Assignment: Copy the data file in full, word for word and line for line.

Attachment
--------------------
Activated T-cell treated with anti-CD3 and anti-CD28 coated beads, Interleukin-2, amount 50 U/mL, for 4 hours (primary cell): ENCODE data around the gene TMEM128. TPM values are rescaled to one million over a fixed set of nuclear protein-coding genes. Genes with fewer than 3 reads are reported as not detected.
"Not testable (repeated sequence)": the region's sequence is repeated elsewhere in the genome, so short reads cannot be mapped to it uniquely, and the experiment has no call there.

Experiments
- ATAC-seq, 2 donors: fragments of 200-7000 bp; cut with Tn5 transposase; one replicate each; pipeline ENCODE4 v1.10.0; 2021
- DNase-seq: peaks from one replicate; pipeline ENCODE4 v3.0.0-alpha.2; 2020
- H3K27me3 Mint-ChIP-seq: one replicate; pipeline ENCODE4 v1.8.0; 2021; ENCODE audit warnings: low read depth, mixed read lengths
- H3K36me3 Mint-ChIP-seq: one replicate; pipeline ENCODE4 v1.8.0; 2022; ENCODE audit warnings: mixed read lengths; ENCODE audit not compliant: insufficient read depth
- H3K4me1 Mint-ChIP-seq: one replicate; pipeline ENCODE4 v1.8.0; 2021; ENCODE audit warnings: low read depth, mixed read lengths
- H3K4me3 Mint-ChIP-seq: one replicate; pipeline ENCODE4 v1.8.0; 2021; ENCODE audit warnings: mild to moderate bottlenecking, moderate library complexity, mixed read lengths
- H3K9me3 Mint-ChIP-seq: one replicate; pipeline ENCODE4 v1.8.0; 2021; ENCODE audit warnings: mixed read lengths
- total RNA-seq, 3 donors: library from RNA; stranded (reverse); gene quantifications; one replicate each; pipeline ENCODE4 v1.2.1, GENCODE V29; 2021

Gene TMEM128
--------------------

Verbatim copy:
Activated T-cell treated with anti-CD3 and anti-CD28 coated beads, Interleukin-2, amount 50 U/mL, for 4 hours (primary cell): ENCODE data around the gene TMEM128. TPM values are rescaled to one million over a fixed set of nuclear protein-coding genes. Genes with fewer than 3 reads are reported as not detected.
"Not testable (repeated sequence)": the region's sequence is repeated elsewhere in the genome, so short reads cannot be mapped to it uniquely, and the experiment has no call there.

Experiments
- ATAC-seq, 2 donors: fragments of 200-7000 bp; cut with Tn5 transposase; one replicate each; pipeline ENCODE4 v1.10.0; 2021
- DNase-seq: peaks from one replicate; pipeline ENCODE4 v3.0.0-alpha.2; 2020
- H3K27me3 Mint-ChIP-seq: one replicate; pipeline ENCODE4 v1.8.0; 2021; ENCODE audit warnings: low read depth, mixed read lengths
- H3K36me3 Mint-ChIP-seq: one replicate; pipeline ENCODE4 v1.8.0; 2022; ENCODE audit warnings: mixed read lengths; ENCODE audit not compliant: insufficient read depth
- H3K4me1 Mint-ChIP-seq: one replicate; pipeline ENCODE4 v1.8.0; 2021; ENCODE audit warnings: low read depth, mixed read lengths
- H3K4me3 Mint-ChIP-seq: one replicate; pipeline ENCODE4 v1.8.0; 2021; ENCODE audit warnings: mild to moderate bottlenecking, moderate library complexity, mixed read lengths
- H3K9me3 Mint-ChIP-seq: one replicate; pipeline ENCODE4 v1.8.0; 2021; ENCODE audit warnings: mixed read lengths
- total RNA-seq, 3 donors: library from RNA; stranded (reverse); gene quantifications; one replicate each; pipeline ENCODE4 v1.2.1, GENCODE V29; 2021

Gene TMEM128